UK business OneWeb, which is headquartered in London will employ up to 200 staff at their White City offices, is poised to take advantage of cost effective spacecraft launches and manufacturing to deploy hundreds of satellites that could provide more affordable internet connectivity to people and businesses across the world.
The OneWeb Sunrise program will initially focus on technologies for the next generation of satellite payloads, ground connections and space debris removal. The UK Space Agency investment will also support novel automation techniques and artificial intelligence to manage the proposed constellation of spacecraft and its interaction with terrestrial networks to realize global 5G connectivity.
This announcement comes as a result of the UK’s investment in the European Space Agency’s telecommunications research program — ARTES. ESA is independent of the European Union and hosts their European Centre for Space Applications and Telecommunications (ECSAT) in Harwell, Oxfordshire. This news comes as the first batch of ten satellites of the OneWeb constellation are due to be launched on an Arianespace Soyuz rocket from Europe’s Spaceport in French Guiana next week, on February 26. Last month, EUTELSAT QUANTUM, the first satellite capable of being completely reprogrammed after launch, left the UK for final assembly and testing in France. In November of last year, Eutelsat and Airbus signed a new contract worth hundreds of millions of pounds that will see components and parts for two further communications satellites assembled in the UK. This means that six out of seven of the company’s next satellites will be partially built in Britain. According to the agency, the UK space sector is growing rapidly, employing 42,000 people and playing a major role in the global shift towards the commercialization of space activities — known as ‘New Space’.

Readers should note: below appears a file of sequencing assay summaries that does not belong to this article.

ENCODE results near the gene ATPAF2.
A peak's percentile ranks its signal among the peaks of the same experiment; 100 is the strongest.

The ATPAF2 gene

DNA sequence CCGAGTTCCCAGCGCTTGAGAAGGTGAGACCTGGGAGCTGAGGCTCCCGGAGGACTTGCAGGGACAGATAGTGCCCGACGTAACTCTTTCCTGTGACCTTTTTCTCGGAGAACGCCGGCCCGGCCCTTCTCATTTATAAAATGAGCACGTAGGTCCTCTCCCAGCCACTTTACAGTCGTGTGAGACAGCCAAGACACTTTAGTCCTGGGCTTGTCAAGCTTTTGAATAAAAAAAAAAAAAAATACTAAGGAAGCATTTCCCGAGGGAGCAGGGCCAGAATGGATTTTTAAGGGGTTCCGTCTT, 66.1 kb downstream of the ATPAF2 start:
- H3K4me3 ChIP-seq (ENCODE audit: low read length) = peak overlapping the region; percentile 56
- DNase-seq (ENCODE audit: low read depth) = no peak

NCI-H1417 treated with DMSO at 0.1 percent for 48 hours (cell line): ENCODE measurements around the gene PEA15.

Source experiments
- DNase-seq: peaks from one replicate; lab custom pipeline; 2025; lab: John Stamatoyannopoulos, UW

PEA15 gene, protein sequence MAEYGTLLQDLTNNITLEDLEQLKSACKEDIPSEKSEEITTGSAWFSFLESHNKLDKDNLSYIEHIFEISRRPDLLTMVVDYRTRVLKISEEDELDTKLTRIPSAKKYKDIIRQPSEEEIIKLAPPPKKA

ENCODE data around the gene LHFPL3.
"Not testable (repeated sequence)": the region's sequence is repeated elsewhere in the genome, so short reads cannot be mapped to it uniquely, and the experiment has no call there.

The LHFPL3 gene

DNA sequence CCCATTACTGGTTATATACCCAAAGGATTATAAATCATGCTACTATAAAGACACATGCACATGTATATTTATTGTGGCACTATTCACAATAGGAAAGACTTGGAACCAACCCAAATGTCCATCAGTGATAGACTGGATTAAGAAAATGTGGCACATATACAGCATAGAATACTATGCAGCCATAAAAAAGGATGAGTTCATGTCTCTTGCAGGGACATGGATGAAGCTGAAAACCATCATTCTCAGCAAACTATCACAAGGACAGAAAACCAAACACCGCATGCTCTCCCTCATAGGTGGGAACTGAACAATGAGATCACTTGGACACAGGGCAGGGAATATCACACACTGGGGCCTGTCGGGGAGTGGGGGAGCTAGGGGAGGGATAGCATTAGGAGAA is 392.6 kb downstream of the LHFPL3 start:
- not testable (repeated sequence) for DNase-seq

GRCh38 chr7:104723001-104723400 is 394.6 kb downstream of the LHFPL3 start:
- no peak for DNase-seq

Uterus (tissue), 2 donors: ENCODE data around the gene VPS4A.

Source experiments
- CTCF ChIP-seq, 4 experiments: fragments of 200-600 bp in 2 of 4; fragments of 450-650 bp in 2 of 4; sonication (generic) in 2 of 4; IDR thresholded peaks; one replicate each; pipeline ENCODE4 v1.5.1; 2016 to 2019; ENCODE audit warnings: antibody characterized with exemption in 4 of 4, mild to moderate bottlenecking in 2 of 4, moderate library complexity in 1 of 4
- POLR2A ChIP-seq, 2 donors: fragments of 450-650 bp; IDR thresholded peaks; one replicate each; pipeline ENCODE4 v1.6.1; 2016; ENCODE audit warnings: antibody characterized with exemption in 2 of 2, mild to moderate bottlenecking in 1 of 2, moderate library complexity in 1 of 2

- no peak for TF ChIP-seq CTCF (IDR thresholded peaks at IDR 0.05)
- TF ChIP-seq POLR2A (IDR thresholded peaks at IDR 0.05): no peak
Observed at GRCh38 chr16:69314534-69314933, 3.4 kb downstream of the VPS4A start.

The UK space industry is commercially focused with 82 percent of income from sales to consumers and businesses. The latest industry figures show it has an income of £14.8bn, employment of 41,900 and exports worth £5.5bn, while supporting a further £300 of UK GDP through the provision of satellite services to other sectors
Adrian Steckel, CEO, OneWeb, said providing access to people everywhere has been the mission and vision of OneWeb since the very beginning. The company will be able to realize this vision in part because of important partnerships such as this one with the UK Space Agency, ESA and a range of other important partners including the firm’s European and Canadian partners. Thanks to this support, OneWeb will focus together on next generation technologies that will be game changers for realizing global 5G connectivity. The company is excited about the application of artificial intelligence (AI) and machine learning technologies to develop novel automation techniques that could help manage this constellation in future and ensure such is done safely and responsibly in order to protect space for future generations.